2.Volcanic Eruptions (Mount Kilimanjaro-Africa; Parícutin-Mexico)

3.Hot Spots (Mauna Kea- Hawaiian Islands)

4.Subduction Zones (Andes Mountains)

5.Sea-floor Spreading (Mt. Oraefajokull -Iceland: Mid-Atlantic Ridge)

Continent-Continent Continent-Continent CollisionCollision

When two (2) continental plates come together.

The plates push up and form mountains

(Example: Himalayas)

• When continental crust pushes against continental crust both sides of the convergent boundary have the same properties.

• Neither side of the boundary wants to sink

beneath the other side, and as a result the two plates push against each other and the crust buckles and cracks, pushing up (and down into the mantle), forming high mountain ranges.

• Examples: 1. The European Alps 2. Himalayan Mountains

Alps in Europe

Collision of Africa and Eurasia

HimalayasHimalayas

Andes Mountains in South AmericaAndes Mountains in South America

Interesting plate collisionInteresting plate collisionThis picture shows a place in Newfoundland where a massive collision actually forced mantle rock on top of the crust, during the collision that formed Pangaea and the Appalachian mountains. This looks down the old plate boundary.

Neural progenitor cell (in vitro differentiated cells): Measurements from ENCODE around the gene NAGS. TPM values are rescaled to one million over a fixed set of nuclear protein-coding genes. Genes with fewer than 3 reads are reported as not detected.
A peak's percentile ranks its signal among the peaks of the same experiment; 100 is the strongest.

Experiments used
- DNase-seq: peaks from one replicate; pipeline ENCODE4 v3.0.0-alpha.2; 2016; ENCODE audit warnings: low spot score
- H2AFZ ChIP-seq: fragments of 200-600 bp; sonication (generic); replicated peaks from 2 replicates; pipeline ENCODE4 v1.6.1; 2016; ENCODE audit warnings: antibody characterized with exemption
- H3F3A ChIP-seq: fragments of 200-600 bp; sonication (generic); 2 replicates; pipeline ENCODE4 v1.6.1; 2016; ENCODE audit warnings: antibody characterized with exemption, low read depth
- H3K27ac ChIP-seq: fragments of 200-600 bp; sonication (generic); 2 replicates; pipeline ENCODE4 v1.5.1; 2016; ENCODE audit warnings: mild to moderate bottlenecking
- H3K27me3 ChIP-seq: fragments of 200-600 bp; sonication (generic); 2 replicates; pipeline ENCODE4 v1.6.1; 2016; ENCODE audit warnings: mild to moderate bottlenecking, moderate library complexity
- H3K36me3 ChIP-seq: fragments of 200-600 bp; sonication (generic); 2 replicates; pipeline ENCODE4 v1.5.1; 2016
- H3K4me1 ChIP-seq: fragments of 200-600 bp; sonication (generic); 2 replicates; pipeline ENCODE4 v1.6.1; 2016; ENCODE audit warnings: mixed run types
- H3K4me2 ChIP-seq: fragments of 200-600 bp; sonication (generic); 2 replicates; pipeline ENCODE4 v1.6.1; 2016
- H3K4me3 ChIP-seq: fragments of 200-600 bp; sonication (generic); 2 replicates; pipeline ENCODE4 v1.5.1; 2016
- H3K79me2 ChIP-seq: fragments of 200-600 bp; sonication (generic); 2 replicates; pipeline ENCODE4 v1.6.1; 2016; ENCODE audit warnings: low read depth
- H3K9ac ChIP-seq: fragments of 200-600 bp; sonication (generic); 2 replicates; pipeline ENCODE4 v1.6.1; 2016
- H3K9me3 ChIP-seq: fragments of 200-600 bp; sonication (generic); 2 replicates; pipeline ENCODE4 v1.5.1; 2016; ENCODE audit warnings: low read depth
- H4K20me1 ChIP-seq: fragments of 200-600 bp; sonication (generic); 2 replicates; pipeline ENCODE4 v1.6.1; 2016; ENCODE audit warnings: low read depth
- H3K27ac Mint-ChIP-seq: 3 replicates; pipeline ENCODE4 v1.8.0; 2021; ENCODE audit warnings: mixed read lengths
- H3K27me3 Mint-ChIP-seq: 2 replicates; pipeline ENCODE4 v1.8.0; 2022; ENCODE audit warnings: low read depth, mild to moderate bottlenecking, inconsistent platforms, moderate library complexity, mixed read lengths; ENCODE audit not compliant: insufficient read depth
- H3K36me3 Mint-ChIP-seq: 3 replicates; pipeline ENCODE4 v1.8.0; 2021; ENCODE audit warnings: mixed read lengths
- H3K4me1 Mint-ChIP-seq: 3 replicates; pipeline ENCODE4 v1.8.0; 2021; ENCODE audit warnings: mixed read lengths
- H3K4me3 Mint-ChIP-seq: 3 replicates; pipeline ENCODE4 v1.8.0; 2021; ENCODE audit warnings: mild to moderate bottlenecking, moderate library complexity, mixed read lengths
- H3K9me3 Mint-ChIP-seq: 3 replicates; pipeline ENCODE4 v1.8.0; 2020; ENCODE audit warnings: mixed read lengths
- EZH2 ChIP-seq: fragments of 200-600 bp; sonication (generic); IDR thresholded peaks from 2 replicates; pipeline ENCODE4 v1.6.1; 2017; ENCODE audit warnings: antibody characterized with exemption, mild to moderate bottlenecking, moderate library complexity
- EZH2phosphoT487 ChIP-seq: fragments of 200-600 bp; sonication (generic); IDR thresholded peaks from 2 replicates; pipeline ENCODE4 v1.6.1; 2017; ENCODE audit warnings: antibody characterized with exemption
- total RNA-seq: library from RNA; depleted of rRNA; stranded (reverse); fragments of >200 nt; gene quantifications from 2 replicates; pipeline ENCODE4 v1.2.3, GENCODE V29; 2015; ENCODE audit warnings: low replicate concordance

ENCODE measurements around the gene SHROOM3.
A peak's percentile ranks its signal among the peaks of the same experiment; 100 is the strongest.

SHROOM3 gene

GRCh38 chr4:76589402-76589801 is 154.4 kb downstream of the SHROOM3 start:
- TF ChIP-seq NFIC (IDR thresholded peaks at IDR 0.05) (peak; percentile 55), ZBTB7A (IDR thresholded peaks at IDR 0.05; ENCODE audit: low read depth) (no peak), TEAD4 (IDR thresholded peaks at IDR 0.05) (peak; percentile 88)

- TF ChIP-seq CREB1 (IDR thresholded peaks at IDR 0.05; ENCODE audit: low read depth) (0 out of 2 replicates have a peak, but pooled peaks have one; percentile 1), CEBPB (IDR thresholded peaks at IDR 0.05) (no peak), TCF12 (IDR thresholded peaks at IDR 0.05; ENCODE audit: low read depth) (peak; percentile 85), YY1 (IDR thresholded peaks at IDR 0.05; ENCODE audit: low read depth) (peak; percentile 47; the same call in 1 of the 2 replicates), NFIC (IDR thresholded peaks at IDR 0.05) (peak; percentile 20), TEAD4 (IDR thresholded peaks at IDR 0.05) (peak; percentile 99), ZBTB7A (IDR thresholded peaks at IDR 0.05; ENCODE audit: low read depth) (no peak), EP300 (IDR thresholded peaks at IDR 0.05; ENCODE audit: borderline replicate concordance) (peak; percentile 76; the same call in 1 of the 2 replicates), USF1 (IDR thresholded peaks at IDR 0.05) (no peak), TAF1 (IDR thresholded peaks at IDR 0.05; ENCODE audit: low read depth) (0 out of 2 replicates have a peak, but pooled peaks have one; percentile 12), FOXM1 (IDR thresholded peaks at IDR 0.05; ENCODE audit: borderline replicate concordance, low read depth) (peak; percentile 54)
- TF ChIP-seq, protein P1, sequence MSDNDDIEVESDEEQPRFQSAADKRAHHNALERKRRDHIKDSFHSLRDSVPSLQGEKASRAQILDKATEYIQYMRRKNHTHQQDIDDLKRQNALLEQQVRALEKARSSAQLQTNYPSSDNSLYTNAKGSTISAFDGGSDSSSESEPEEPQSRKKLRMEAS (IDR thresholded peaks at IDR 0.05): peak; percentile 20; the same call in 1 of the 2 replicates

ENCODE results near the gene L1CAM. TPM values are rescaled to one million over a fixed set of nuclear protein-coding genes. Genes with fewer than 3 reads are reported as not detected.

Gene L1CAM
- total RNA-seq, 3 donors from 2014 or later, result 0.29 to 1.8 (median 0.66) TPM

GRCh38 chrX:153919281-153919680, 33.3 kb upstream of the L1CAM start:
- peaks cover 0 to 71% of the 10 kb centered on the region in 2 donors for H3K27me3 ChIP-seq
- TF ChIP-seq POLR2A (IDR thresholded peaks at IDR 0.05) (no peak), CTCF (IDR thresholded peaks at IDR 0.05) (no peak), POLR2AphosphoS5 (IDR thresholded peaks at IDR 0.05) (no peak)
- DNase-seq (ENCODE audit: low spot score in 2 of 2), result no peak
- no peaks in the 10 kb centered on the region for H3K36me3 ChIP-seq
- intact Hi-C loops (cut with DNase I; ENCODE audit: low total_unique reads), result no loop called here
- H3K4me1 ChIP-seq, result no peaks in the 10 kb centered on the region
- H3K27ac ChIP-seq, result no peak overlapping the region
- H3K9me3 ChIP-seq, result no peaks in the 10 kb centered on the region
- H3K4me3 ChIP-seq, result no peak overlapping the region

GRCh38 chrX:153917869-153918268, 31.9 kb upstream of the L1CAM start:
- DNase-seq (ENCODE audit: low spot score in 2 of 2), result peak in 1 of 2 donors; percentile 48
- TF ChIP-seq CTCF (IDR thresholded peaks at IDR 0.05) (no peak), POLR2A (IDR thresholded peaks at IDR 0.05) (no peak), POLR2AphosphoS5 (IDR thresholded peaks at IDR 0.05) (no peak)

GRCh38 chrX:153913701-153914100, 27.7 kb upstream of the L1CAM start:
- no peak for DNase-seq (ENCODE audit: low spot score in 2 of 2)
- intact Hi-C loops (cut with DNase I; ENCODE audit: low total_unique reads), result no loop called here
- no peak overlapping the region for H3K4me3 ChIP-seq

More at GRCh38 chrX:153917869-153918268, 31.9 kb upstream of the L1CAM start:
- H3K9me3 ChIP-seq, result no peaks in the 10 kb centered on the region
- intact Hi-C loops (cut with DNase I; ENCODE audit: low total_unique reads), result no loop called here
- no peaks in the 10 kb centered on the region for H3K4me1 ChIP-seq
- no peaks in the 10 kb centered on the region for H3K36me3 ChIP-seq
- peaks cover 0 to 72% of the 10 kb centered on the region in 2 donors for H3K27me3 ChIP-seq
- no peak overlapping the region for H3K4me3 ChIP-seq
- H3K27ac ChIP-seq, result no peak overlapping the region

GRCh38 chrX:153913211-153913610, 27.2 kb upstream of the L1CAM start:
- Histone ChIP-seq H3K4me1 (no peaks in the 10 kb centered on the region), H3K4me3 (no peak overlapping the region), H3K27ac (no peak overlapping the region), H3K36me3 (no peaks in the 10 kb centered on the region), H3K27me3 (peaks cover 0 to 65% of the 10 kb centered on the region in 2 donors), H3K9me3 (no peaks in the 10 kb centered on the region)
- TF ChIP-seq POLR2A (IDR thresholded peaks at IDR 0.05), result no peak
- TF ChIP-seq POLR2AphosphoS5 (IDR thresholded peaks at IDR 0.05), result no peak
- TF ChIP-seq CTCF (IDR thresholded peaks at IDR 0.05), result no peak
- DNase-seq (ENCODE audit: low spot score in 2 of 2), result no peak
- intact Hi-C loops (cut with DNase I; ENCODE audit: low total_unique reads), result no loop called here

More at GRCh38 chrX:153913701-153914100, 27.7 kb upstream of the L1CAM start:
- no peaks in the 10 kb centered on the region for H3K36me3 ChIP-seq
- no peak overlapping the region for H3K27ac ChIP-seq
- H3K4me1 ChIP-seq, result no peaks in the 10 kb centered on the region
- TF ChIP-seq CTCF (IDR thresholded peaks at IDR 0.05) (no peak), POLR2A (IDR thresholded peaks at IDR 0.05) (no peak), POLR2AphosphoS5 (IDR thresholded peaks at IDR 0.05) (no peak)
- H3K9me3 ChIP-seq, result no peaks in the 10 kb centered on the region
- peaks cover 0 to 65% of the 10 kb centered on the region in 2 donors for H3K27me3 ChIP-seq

SUBDUCTIONNazca Plate dives

under the South American Plate

Convergent: Ocean/ocean Japanese Islands

Volcanic Mountains

• A recent witnessed example of a volcano being born was the spectacular event that began on February 20, 1943, when a farmer's cornfield in Mexico suddenly began to erupt. By the second day, the cone had risen to 100 feet (30.5 m.). By two weeks it was 450 feet high (137 m.), and when the eruptions finally ceased in 1952 the cone had risen to 1,350 feet (411 m.).

Volcán de Parícutin

Basic Earthquake Facts

• Mostly happen along/on plate boundaries

• Seismographs can record earthquakes from all over the world

above 2.5-3 on magnitude scale

• Earthquakes are a release of energy

Earthquakes• Earthquake – The shaking and

trembling that results from the sudden movement of part of the Earth’s crust– Pebble in pond– Scientists predict over 1,000,000

earthquakes happen each year– Faulting is most common reason

for Earthquakes• San Andreas Fault

– Fault Video

http://youtu.be/ZxPTLmg0ZCw

Fukushima’s Earthquake• An earthquake shook Fukushima in

11th March 2011. It caused a tsunami.

• As a result of the earthquake and tsunami, there was an explosion in nuclear reactors.

http://youtu.be/qtCLlNFUhWk(stop at 3:10—coast before/after)

Tsunamis

• Also called tidal waves • Large ocean waves caused by an

earthquake under the ocean.• Ocean floor moves along a fault